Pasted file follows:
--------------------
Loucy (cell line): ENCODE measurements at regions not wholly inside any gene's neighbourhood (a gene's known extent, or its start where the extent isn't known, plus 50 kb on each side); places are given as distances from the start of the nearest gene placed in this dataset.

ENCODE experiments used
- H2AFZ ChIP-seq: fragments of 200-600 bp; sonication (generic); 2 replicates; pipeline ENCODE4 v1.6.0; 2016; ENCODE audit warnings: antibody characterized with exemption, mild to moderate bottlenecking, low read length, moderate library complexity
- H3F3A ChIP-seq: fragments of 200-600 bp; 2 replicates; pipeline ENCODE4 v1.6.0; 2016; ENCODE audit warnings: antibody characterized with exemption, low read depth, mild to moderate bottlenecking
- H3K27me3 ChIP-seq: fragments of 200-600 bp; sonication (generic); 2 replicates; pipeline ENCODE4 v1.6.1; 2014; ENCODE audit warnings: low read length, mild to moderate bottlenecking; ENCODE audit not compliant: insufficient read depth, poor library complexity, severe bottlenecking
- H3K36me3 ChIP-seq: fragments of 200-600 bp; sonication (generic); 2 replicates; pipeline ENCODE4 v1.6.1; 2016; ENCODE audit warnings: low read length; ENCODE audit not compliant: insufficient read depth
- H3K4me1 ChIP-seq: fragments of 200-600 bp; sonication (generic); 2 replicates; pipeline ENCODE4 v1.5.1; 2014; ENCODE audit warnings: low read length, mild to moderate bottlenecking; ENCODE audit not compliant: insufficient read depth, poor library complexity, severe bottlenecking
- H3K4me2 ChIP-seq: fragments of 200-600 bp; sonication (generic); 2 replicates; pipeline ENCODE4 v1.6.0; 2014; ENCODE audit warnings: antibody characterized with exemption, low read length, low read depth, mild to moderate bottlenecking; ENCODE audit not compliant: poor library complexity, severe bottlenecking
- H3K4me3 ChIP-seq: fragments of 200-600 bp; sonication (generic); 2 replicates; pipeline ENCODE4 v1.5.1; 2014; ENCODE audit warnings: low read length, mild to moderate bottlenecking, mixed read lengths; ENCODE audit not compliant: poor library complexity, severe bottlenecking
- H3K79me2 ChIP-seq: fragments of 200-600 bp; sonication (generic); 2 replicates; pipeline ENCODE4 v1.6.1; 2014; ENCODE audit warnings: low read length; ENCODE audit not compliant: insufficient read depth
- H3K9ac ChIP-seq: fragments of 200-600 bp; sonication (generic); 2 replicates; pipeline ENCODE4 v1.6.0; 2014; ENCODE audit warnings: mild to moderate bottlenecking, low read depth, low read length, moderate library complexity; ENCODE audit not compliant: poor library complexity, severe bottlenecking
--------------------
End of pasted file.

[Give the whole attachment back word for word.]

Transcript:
Loucy (cell line): ENCODE measurements at regions not wholly inside any gene's neighbourhood (a gene's known extent, or its start where the extent isn't known, plus 50 kb on each side); places are given as distances from the start of the nearest gene placed in this dataset.

ENCODE experiments used
- H2AFZ ChIP-seq: fragments of 200-600 bp; sonication (generic); 2 replicates; pipeline ENCODE4 v1.6.0; 2016; ENCODE audit warnings: antibody characterized with exemption, mild to moderate bottlenecking, low read length, moderate library complexity
- H3F3A ChIP-seq: fragments of 200-600 bp; 2 replicates; pipeline ENCODE4 v1.6.0; 2016; ENCODE audit warnings: antibody characterized with exemption, low read depth, mild to moderate bottlenecking
- H3K27me3 ChIP-seq: fragments of 200-600 bp; sonication (generic); 2 replicates; pipeline ENCODE4 v1.6.1; 2014; ENCODE audit warnings: low read length, mild to moderate bottlenecking; ENCODE audit not compliant: insufficient read depth, poor library complexity, severe bottlenecking
- H3K36me3 ChIP-seq: fragments of 200-600 bp; sonication (generic); 2 replicates; pipeline ENCODE4 v1.6.1; 2016; ENCODE audit warnings: low read length; ENCODE audit not compliant: insufficient read depth
- H3K4me1 ChIP-seq: fragments of 200-600 bp; sonication (generic); 2 replicates; pipeline ENCODE4 v1.5.1; 2014; ENCODE audit warnings: low read length, mild to moderate bottlenecking; ENCODE audit not compliant: insufficient read depth, poor library complexity, severe bottlenecking
- H3K4me2 ChIP-seq: fragments of 200-600 bp; sonication (generic); 2 replicates; pipeline ENCODE4 v1.6.0; 2014; ENCODE audit warnings: antibody characterized with exemption, low read length, low read depth, mild to moderate bottlenecking; ENCODE audit not compliant: poor library complexity, severe bottlenecking
- H3K4me3 ChIP-seq: fragments of 200-600 bp; sonication (generic); 2 replicates; pipeline ENCODE4 v1.5.1; 2014; ENCODE audit warnings: low read length, mild to moderate bottlenecking, mixed read lengths; ENCODE audit not compliant: poor library complexity, severe bottlenecking
- H3K79me2 ChIP-seq: fragments of 200-600 bp; sonication (generic); 2 replicates; pipeline ENCODE4 v1.6.1; 2014; ENCODE audit warnings: low read length; ENCODE audit not compliant: insufficient read depth
- H3K9ac ChIP-seq: fragments of 200-600 bp; sonication (generic); 2 replicates; pipeline ENCODE4 v1.6.0; 2014; ENCODE audit warnings: mild to moderate bottlenecking, low read depth, low read length, moderate library complexity; ENCODE audit not compliant: poor library complexity, severe bottlenecking